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Wednesday, March 3, 2010

How to write a testbench?

     Once you finish writing code for your design,you need to test whether it is working or not.One method of testing your design is by writing a testbench code.Without going much into the details I will give you an example.
     Below is a program for a basic 4 bit counter with reset input :

library IEEE;
use IEEE.STD_LOGIC_1164.ALL;
use IEEE.STD_LOGIC_ARITH.ALL;
use IEEE.STD_LOGIC_UNSIGNED.ALL;

entity test is
port (clk : in std_logic;
      count : out std_logic_vector(3 downto 0);
      reset :in std_logic
     );
end test;

architecture Behavioral of test is
signal c : std_logic_vector(3 downto 0) :=(others => '0');  --initializing count to zero.
begin
count <= c;
process(clk,reset)
begin
if(clk'event and clk='1') then
-- when count reaches its maximum(that is 15) reset it to 0
if(c = "1111") then
c <="0000";
end if;
c <= c+'1';  --increment count at every positive edge of clk.
end if;
if(reset='1') then  --when reset equal to '1' make count equal to 0.
c <=(others => '0');  -- c ="0000"
end if;
end process;

end Behavioral;


Now I will give a sample test bench for the above code:

LIBRARY ieee;
USE ieee.std_logic_1164.ALL;
USE ieee.std_logic_unsigned.all;

-- entity declaration for your testbench.Dont declare any ports here
ENTITY test_tb IS
END test_tb;

ARCHITECTURE behavior OF test_tb IS
   -- Component Declaration for the Unit Under Test (UUT)
    COMPONENT test  --'test' is the name of the module needed to be tested.
--just copy and paste the input and output ports of your module as such.
    PORT(
         clk : IN  std_logic;
         count : OUT  std_logic_vector(3 downto 0);
         reset : IN  std_logic
        );
    END COMPONENT;
   --declare inputs and initialize them
   signal clk : std_logic := '0';
   signal reset : std_logic := '0';
   --declare outputs and initialize them
   signal count : std_logic_vector(3 downto 0);
   -- Clock period definitions
   constant clk_period : time := 1 ns;
BEGIN
    -- Instantiate the Unit Under Test (UUT)
   uut: test PORT MAP (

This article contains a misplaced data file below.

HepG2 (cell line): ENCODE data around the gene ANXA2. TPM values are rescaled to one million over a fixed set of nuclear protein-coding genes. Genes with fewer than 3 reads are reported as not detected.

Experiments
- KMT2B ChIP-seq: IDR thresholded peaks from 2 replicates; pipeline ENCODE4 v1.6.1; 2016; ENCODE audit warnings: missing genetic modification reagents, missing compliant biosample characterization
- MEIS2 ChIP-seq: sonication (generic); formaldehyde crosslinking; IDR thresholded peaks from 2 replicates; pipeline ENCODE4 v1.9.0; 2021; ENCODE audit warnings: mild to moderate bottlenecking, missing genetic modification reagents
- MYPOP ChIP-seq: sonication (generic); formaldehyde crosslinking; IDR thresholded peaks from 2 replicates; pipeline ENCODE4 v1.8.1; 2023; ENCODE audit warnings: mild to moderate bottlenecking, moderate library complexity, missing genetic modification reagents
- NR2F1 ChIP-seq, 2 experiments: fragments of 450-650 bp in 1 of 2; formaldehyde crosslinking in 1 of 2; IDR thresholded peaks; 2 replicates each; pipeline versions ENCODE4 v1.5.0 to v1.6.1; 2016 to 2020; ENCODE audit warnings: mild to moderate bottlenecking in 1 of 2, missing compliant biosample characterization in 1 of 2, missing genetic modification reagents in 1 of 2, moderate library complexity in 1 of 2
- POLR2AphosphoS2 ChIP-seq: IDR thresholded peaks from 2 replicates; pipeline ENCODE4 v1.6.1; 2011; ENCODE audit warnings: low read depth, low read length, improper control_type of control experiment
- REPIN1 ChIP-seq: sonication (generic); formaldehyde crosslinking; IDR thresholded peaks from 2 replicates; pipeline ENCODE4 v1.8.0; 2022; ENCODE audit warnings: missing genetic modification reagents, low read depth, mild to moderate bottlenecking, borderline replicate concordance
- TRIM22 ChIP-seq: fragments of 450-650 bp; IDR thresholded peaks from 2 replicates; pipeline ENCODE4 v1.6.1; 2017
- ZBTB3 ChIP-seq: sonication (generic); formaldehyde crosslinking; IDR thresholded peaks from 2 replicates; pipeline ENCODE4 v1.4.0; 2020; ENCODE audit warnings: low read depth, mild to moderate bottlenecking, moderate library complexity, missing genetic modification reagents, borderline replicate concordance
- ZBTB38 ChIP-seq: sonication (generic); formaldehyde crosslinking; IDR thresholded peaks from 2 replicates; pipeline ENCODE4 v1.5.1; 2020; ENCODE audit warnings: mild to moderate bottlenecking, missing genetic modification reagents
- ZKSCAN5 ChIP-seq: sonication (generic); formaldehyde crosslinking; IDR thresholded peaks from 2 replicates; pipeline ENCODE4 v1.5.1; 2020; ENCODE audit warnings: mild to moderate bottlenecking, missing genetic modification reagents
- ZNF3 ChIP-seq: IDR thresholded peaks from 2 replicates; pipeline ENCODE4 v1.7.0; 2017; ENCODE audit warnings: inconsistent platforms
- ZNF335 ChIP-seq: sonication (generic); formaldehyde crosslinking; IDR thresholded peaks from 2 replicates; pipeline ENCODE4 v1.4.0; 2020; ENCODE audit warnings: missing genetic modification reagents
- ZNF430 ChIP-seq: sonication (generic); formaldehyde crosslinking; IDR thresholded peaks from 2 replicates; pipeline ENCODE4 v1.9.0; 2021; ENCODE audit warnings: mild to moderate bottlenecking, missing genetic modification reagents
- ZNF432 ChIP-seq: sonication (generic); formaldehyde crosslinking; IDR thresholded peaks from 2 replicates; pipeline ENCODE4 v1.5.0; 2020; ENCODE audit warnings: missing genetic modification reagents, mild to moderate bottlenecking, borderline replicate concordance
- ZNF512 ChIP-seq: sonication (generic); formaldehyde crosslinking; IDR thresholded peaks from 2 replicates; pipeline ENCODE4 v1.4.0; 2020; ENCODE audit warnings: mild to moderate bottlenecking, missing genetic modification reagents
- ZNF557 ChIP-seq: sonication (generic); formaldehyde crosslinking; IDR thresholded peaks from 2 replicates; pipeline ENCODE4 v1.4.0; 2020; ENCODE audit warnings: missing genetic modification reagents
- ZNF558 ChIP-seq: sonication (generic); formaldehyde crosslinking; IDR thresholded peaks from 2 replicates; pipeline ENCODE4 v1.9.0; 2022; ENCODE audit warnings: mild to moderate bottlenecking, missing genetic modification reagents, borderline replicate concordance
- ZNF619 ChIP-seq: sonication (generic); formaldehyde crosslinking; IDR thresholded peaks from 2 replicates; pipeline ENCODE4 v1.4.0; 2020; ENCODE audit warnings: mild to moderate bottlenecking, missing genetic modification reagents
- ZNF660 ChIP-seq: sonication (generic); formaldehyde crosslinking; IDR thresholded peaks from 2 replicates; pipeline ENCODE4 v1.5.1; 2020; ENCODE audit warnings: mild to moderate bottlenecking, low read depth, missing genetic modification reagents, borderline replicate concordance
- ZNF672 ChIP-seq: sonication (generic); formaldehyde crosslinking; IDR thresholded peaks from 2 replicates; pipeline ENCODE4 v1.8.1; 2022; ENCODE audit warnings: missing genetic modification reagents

clk => clk,
          count => count,
          reset => reset
        );      

   -- Clock process definitions( clock with 50% duty cycle is generated here.
   clk_process :process
   begin
        clk <= '0';
        wait for clk_period/2;  --for 0.5 ns signal is '0'.
        clk <= '1';
        wait for clk_period/2;  --for next 0.5 ns signal is '1'.
   end process;
   -- Stimulus process
  stim_proc: process
   begin        
        wait for 7 ns;
        reset <='1';
        wait for 3 ns;
        reset <='0';
        wait for 17 ns;
        reset <= '1';
        wait for 1 ns;
        reset <= '0';
        wait;
  end process;

END;

I think the code is self explanatory.I have given comments so that you can easily follow it. Now add these programs to your project and compile them.Once compilation is over click on "simulate Behavioral Model".You will get the following waveform.
    As you can see,whenever my reset=1,count value is zero.Otherwise count increments upto 15 and then get reset to zero.
Now a little more explanation about the test bench code:
    1) wait for 7 ns; means the simulator doesn't do anything for 7 nano second.If you want 7 ms delay instead of  7 ns then just replace ns with ms.
    2)The process named "clock_process" is  must in any test bench because it is used to generate clock for your module.Any main module always work with this clock.The period and duty cycle of the clock can be changed by editing this process.
    3)Your main module has to be given as a component in your test bench program inside "architecture".
    4)Your module has to be instantiated after the 'begin' statement.

21 comments:

  1. Inspecting the waveforms works for simple testbenchs, but it's easier to use VHDL asserts;